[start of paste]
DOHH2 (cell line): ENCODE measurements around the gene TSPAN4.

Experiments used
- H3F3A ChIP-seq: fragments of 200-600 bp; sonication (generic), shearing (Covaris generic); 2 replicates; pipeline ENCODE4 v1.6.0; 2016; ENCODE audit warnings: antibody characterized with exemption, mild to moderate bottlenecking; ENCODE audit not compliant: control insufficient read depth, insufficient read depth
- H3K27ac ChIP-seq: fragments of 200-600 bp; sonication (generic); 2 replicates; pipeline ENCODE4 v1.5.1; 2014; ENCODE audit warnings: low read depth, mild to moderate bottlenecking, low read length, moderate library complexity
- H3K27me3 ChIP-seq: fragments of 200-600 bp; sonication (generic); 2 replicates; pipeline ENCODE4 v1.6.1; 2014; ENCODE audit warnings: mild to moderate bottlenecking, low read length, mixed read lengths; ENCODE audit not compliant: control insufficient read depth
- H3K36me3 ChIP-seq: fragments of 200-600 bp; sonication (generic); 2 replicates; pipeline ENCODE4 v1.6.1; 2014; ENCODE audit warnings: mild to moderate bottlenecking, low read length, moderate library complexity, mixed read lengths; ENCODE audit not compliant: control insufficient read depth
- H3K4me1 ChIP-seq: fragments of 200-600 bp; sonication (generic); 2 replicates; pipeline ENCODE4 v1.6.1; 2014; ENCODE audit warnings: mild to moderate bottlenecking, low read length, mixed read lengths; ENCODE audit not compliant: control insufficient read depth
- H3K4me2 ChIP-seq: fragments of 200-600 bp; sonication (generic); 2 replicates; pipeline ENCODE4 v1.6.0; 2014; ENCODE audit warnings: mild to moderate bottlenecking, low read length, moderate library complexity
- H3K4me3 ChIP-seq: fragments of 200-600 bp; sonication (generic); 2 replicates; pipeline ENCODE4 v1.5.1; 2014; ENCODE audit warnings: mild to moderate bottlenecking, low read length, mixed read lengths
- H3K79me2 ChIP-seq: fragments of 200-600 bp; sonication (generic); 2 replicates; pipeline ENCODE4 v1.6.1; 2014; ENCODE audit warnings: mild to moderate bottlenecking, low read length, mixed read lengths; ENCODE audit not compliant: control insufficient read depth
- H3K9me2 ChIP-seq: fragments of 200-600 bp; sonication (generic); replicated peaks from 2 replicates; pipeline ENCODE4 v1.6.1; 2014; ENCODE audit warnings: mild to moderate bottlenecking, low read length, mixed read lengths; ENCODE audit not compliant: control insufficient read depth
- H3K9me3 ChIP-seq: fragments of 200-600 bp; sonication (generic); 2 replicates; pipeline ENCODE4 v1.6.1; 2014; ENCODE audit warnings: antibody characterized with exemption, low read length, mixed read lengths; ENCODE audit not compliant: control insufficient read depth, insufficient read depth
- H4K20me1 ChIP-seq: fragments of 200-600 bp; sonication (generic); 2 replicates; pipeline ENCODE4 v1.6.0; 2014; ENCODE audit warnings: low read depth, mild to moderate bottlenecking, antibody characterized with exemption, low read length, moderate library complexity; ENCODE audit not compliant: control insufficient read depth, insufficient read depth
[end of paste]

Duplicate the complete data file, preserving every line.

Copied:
DOHH2 (cell line): ENCODE measurements around the gene TSPAN4.

Experiments used
- H3F3A ChIP-seq: fragments of 200-600 bp; sonication (generic), shearing (Covaris generic); 2 replicates; pipeline ENCODE4 v1.6.0; 2016; ENCODE audit warnings: antibody characterized with exemption, mild to moderate bottlenecking; ENCODE audit not compliant: control insufficient read depth, insufficient read depth
- H3K27ac ChIP-seq: fragments of 200-600 bp; sonication (generic); 2 replicates; pipeline ENCODE4 v1.5.1; 2014; ENCODE audit warnings: low read depth, mild to moderate bottlenecking, low read length, moderate library complexity
- H3K27me3 ChIP-seq: fragments of 200-600 bp; sonication (generic); 2 replicates; pipeline ENCODE4 v1.6.1; 2014; ENCODE audit warnings: mild to moderate bottlenecking, low read length, mixed read lengths; ENCODE audit not compliant: control insufficient read depth
- H3K36me3 ChIP-seq: fragments of 200-600 bp; sonication (generic); 2 replicates; pipeline ENCODE4 v1.6.1; 2014; ENCODE audit warnings: mild to moderate bottlenecking, low read length, moderate library complexity, mixed read lengths; ENCODE audit not compliant: control insufficient read depth
- H3K4me1 ChIP-seq: fragments of 200-600 bp; sonication (generic); 2 replicates; pipeline ENCODE4 v1.6.1; 2014; ENCODE audit warnings: mild to moderate bottlenecking, low read length, mixed read lengths; ENCODE audit not compliant: control insufficient read depth
- H3K4me2 ChIP-seq: fragments of 200-600 bp; sonication (generic); 2 replicates; pipeline ENCODE4 v1.6.0; 2014; ENCODE audit warnings: mild to moderate bottlenecking, low read length, moderate library complexity
- H3K4me3 ChIP-seq: fragments of 200-600 bp; sonication (generic); 2 replicates; pipeline ENCODE4 v1.5.1; 2014; ENCODE audit warnings: mild to moderate bottlenecking, low read length, mixed read lengths
- H3K79me2 ChIP-seq: fragments of 200-600 bp; sonication (generic); 2 replicates; pipeline ENCODE4 v1.6.1; 2014; ENCODE audit warnings: mild to moderate bottlenecking, low read length, mixed read lengths; ENCODE audit not compliant: control insufficient read depth
- H3K9me2 ChIP-seq: fragments of 200-600 bp; sonication (generic); replicated peaks from 2 replicates; pipeline ENCODE4 v1.6.1; 2014; ENCODE audit warnings: mild to moderate bottlenecking, low read length, mixed read lengths; ENCODE audit not compliant: control insufficient read depth
- H3K9me3 ChIP-seq: fragments of 200-600 bp; sonication (generic); 2 replicates; pipeline ENCODE4 v1.6.1; 2014; ENCODE audit warnings: antibody characterized with exemption, low read length, mixed read lengths; ENCODE audit not compliant: control insufficient read depth, insufficient read depth
- H4K20me1 ChIP-seq: fragments of 200-600 bp; sonication (generic); 2 replicates; pipeline ENCODE4 v1.6.0; 2014; ENCODE audit warnings: low read depth, mild to moderate bottlenecking, antibody characterized with exemption, low read length, moderate library complexity; ENCODE audit not compliant: control insufficient read depth, insufficient read depth